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Kuchibhotla Seetarama Sastri and ors. Vs. Kuchiabhotla Sivaramayya and ors. - Court Judgment

LegalCrystal Citation
SubjectFamily
CourtChennai
Decided On
Reported inAIR1926Mad809
AppellantKuchibhotla Seetarama Sastri and ors.
RespondentKuchiabhotla Sivaramayya and ors.
Cases ReferredAhmad Sahib v. Magnesite Syndicate
Excerpt:
- .....of executors, who like trustees, must act together.5. an attempt has been made to distinguish ahmad sahib v. magnesite syndicate, ltd. [1915] 39 mad. 501 on the ground that the present is not a case of trespass, the defendants 2 to 6 being agraharamdars like the plaintiffs.6. but reference to para. 3 of the written statement of defendants 1 to 6 shows clearly that defendant 2 stood upon an exclusive title by gift to the suit property and that 1st defendant's title was derived from the 2nd defendant.7. i think that this certainly amounted to a denial of the agraharamdar's right of joint ownership and an encroachment on the property of these joint owners in the assertion of a separate adverse title and that such acts on the part of defendants 1 to 6 gave rise to a cause of action to.....
Judgment:

Spencer, J.

1. It is argued that this suit should have been dismissed on the technical ground that two of the agraharamdars, who are joint owners, were not parties and that the plaintiffs' pleader declined to add them as parties. Ahmad Sahib Shutari v. Magnesite Syndicate, Ltd. [1915] 39 Mad. 501, establishes the principle that one or more co-owners can maintain an action for ejectment of a trespasser. This case quoted the opinion of Best, J., in Gopalasami v. Periasami, Tevar 6 M.L.J. 27., who held, dissenting from Shepherd, J., who sat with him, that a Hindu coparcener could sue alone to recover joint family property without making the other coparceners parties to the suit.

2. The learned Judge was in favour of remanding the suit for fresh disposal after joining the plaintiffs as defendants, observing that the trespasser-defendants could insist on that procedure in order to protect themselves from a multiplicity of suits. That was a decision under the Civil P.O. of 1882 before Section 31 was amended as regards non-joinder of parties by Order 1, Rule 9.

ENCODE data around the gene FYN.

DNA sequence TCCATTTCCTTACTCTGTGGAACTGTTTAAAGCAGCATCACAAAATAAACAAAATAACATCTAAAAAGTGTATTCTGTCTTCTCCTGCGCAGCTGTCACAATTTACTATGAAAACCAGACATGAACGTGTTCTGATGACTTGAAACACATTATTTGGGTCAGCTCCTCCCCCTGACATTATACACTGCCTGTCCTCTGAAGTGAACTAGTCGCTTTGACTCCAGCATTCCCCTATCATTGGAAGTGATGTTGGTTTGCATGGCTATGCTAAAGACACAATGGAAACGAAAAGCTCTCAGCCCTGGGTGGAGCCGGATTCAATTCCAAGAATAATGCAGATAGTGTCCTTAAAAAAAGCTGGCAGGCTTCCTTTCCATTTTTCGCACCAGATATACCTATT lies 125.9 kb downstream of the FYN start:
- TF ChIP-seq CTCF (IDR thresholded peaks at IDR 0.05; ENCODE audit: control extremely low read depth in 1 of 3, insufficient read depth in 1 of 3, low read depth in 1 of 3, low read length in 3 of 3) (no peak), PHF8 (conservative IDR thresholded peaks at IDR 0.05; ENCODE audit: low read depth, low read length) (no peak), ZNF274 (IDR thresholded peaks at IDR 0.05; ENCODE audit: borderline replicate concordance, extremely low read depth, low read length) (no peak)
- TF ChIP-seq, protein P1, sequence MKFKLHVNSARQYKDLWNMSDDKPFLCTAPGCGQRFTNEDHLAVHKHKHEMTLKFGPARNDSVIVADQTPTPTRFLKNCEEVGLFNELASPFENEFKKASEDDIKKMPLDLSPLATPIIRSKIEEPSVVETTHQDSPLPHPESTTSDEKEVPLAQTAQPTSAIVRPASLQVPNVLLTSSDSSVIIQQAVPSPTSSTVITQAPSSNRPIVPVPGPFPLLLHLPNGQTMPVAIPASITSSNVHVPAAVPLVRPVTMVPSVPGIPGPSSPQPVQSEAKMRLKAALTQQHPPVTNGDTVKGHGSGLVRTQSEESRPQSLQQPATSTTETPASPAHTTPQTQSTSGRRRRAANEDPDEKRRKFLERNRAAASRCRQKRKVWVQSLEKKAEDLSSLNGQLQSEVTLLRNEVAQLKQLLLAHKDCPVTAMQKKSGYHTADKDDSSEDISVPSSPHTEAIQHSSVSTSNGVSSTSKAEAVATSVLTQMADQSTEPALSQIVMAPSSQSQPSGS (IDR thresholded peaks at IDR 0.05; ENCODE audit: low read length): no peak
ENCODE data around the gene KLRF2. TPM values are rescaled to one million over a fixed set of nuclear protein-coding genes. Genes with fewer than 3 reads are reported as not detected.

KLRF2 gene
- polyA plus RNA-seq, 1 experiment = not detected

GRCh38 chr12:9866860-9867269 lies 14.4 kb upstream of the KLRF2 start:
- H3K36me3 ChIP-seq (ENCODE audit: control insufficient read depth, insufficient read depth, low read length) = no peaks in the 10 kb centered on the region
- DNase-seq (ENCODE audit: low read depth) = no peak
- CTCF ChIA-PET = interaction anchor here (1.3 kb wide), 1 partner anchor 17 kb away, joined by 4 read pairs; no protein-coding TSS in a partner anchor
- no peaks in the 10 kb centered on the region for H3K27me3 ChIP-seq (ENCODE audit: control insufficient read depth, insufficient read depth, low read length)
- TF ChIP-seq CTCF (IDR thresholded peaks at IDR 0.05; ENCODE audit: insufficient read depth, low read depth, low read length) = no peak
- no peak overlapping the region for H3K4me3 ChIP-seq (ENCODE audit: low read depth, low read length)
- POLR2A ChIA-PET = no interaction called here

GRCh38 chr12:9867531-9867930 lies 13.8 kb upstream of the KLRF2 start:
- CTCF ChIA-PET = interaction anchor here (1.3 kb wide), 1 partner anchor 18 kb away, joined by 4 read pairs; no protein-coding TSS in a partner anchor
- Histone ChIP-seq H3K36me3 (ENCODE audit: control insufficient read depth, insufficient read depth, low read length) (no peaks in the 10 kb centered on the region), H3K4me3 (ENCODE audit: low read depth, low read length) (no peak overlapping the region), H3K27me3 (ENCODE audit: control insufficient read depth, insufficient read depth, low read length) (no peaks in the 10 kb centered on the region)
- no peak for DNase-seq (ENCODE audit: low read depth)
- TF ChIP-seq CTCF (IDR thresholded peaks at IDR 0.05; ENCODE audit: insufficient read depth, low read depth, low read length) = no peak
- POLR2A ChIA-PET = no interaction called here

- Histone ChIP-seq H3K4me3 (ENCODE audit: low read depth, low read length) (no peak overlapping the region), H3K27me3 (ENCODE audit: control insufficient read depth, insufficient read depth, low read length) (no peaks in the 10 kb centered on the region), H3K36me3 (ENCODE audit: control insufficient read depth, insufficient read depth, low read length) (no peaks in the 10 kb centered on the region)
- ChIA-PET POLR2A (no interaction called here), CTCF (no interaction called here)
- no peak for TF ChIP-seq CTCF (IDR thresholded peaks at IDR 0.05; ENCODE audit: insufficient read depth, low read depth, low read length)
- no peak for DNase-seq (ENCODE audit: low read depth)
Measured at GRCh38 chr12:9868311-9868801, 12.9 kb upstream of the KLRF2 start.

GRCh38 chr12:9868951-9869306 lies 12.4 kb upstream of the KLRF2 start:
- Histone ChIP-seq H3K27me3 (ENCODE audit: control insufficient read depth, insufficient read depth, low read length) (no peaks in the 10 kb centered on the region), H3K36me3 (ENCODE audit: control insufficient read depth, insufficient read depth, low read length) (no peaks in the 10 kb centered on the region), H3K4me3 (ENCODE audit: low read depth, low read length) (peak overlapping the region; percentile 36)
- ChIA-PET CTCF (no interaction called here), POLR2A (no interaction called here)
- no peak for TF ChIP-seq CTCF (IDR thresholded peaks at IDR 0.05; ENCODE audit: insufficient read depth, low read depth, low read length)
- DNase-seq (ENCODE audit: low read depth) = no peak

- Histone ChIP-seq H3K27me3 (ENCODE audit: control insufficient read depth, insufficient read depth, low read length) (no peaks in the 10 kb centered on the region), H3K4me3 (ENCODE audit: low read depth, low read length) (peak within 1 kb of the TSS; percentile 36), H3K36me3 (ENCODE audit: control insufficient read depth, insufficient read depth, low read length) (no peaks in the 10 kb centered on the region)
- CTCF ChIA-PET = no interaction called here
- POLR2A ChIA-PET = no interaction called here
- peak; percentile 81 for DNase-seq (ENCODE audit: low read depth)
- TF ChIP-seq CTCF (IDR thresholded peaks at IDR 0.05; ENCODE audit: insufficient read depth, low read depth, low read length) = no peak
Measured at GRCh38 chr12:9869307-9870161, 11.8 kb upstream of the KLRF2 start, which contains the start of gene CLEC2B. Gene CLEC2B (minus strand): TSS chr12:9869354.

3. I do not think that the Bench which decided Shutari v. The Magnesite Syndicate, Ltd. [1915] 39 Mad. 501 intended to import all Best, J.s observations with their exposition of the law as it stands under the Code of 1908.

4. Mohanevelu Mudaliar v. Annamalai Mudaliar A.I.R. 1923 Mad. 337 was a case of executors, who like trustees, must act together.

5. An attempt has been made to distinguish Ahmad Sahib v. Magnesite Syndicate, Ltd. [1915] 39 Mad. 501 on the ground that the present is not a case of trespass, the Defendants 2 to 6 being Agraharamdars like the plaintiffs.

6. But reference to para. 3 of the written statement of Defendants 1 to 6 shows clearly that Defendant 2 stood upon an exclusive title by gift to the suit property and that 1st defendant's title was derived from the 2nd defendant.

7. I think that this certainly amounted to a denial of the Agraharamdar's right of joint ownership and an encroachment on the property of these joint owners in the assertion of a separate adverse title and that such acts on the part of Defendants 1 to 6 gave rise to a cause of action to recover joint possession from the alienee (1st defendant).

8. The decrees of the Courts below are right and the second appeal is dismissed with costs of contesting respondents (1 set).


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